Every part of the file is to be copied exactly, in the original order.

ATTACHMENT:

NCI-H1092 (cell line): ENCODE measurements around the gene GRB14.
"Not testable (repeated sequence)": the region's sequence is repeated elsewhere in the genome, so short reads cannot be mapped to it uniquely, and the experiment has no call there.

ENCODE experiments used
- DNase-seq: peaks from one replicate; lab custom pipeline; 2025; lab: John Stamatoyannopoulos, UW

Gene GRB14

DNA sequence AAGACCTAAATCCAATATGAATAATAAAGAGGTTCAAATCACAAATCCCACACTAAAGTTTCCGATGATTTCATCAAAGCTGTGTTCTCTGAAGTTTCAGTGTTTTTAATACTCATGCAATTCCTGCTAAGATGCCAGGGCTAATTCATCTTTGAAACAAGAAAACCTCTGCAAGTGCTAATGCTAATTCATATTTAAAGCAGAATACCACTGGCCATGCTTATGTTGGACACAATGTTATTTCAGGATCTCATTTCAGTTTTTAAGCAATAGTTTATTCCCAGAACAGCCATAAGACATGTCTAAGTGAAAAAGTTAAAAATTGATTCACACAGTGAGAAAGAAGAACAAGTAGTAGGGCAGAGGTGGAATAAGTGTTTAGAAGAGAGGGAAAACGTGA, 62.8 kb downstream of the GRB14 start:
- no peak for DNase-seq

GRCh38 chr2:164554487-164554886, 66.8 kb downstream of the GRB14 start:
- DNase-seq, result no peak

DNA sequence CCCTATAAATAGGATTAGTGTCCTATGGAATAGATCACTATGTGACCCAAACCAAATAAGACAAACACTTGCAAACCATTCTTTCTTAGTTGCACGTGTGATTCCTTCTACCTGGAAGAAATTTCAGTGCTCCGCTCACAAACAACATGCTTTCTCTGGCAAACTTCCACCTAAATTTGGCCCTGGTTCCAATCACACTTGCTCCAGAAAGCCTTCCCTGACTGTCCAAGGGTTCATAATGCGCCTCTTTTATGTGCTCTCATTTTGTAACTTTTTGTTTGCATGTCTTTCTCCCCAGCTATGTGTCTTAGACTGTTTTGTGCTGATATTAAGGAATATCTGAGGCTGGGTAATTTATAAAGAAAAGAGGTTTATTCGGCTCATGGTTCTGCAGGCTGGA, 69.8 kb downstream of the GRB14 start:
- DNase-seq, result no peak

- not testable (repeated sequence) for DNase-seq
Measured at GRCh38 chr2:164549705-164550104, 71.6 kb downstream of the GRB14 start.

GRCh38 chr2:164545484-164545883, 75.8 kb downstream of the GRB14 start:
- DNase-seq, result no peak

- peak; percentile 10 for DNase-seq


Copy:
NCI-H1092 (cell line): ENCODE measurements around the gene GRB14.
"Not testable (repeated sequence)": the region's sequence is repeated elsewhere in the genome, so short reads cannot be mapped to it uniquely, and the experiment has no call there.

ENCODE experiments used
- DNase-seq: peaks from one replicate; lab custom pipeline; 2025; lab: John Stamatoyannopoulos, UW

Gene GRB14

DNA sequence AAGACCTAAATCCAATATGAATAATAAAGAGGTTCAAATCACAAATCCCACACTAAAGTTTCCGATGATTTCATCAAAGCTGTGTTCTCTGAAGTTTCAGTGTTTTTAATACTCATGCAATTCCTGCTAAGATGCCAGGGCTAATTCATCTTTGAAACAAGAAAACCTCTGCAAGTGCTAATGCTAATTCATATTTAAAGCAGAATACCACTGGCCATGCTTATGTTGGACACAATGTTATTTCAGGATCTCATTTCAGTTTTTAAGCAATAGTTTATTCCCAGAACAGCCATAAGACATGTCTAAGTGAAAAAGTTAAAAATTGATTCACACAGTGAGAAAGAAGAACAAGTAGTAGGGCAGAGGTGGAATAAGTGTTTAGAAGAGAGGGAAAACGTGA, 62.8 kb downstream of the GRB14 start:
- no peak for DNase-seq

GRCh38 chr2:164554487-164554886, 66.8 kb downstream of the GRB14 start:
- DNase-seq, result no peak

DNA sequence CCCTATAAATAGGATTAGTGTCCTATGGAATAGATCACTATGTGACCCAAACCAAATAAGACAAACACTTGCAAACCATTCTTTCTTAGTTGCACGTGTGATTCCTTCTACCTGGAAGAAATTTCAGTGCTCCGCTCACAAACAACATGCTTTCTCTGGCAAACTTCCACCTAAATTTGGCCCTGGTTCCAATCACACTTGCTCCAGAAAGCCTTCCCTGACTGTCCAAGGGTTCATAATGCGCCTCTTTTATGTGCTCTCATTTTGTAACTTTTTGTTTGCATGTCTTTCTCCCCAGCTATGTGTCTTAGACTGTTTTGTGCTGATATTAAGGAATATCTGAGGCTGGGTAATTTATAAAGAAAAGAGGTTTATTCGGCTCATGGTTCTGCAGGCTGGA, 69.8 kb downstream of the GRB14 start:
- DNase-seq, result no peak

- not testable (repeated sequence) for DNase-seq
Measured at GRCh38 chr2:164549705-164550104, 71.6 kb downstream of the GRB14 start.

GRCh38 chr2:164545484-164545883, 75.8 kb downstream of the GRB14 start:
- DNase-seq, result no peak

- peak; percentile 10 for DNase-seq